Just a Theory

8 January 2014

In 1915, Albert Einstein proposed a radical new theory for gravity.1 He proposed that gravity could be described by a curvature of space and time, rather than Newton’s theory of forces between masses. Einstein was already recognized as a prominent scientist for his 1905 papers on the photoelectric effect, brownian motion and special relativity, but no matter how established you are, if you put forward a theory claiming to overturn 250 years of Newtonian physics you’re making an an extraordinary claim. And as they say, extraordinary claims require extraordinary evidence.

One of the predictions that Einstein’s model made was that the orbit of Mercury would shift very slightly over time, and effect known as perihelion advance. While Einstein’s theory gave the correct value for Mercury’s perihelion advance. This gradual shift had been first observed by Urbain Le Verrier in 1859, so it wasn’t a new result. Simply demonstrating your model can match observation isn’t enough to supplant a long-established theory. Besides, there was an alternative model already in place. If there was another planet closer to the Sun than Mercury, its gravitational pull would produce the same effect. There were actually ongoing searches to find such a planet.

So that prediction bought him nothing.

To topple Newton, Einstein would need a prediction that hadn’t been observed. One that clearly showed his theory was correct, and Newton’s was wrong. It was Arthur Eddington who devised just such an experiment. Where Einstein’s theory differed significantly was in the way light behaved. If space is truly curved, that curvature would effect light as well as planets. If a beam of light passed near the Sun, the curvature of space would bend the beam, an effect now known as gravitational lensing. If Newton was right, and space wasn’t curved, there wouldn’t be such an effect. Eddington realized that one could observe this effect during a total solar eclipse.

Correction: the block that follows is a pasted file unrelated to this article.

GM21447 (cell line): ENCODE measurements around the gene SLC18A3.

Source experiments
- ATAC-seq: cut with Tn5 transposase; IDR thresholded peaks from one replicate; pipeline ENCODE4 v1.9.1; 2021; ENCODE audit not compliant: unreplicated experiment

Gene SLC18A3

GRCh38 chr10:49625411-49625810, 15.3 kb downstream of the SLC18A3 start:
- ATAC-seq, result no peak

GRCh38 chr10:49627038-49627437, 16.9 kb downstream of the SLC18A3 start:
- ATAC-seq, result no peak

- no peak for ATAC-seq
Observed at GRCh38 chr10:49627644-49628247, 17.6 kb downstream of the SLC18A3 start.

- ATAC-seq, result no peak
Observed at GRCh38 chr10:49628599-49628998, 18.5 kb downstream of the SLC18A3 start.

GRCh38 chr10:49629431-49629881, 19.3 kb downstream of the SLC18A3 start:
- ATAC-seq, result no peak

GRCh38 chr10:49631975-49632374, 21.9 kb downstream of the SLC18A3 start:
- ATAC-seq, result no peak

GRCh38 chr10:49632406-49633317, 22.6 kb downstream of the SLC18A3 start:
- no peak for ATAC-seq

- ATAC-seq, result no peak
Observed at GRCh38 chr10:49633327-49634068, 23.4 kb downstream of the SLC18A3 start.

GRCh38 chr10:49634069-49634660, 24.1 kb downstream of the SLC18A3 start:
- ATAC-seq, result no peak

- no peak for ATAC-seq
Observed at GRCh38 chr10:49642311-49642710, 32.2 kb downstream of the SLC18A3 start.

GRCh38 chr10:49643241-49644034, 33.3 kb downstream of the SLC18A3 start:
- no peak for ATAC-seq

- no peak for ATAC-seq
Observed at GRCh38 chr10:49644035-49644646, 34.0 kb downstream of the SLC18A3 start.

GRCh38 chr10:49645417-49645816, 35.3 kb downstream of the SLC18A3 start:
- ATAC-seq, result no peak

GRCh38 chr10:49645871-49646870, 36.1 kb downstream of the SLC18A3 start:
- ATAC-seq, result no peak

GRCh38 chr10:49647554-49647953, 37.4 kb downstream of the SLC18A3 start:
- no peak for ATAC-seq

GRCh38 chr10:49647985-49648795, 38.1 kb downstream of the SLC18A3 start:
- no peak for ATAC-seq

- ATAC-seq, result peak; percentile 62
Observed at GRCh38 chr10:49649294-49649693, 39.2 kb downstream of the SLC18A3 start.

So in 1919, Eddington traveled to the island of Principe off the coast of West Africa to photograph a total eclipse. He had taken photos of the same region of the sky sometime earlier. By comparing the eclipse photos and the earlier photos of the same sky, Eddington was able to show the apparent position of stars shifted when the Sun was near, just as Einstein had predicted.

Eddington’s result made Einstein famous all over the world, but it would take more than one result to establish Einstein’s model as a scientific theory. But over time more experimental evidence verified Einstein’s model. In 1959 the Pound-Rebka experiment demonstrated that light can be gravitationally redshifted. In 1964 Irwin Shapiro demonstrated the relativistic time delay effect. In 1982, analysis of the Hulse-Taylor binary pulsar demonstrated that they were losing energy due to gravitational waves. In 2011, the gravity probe B experiment directly measured the effects of frame dragging. Each time Einstein’s model proved to be correct.

General relativity worked again and again. Newton’s model, while still very useful for the motions of planets and satellites, simply could not address these new experimental observations.

And that is why Einstein’s general relativity is “just a theory”.

  1. Einstein, Albert. “Die feldgleichungen der gravitation.” Sitzung der physikalische-mathematischen Klasse 25 (1915): 844-847. ↩︎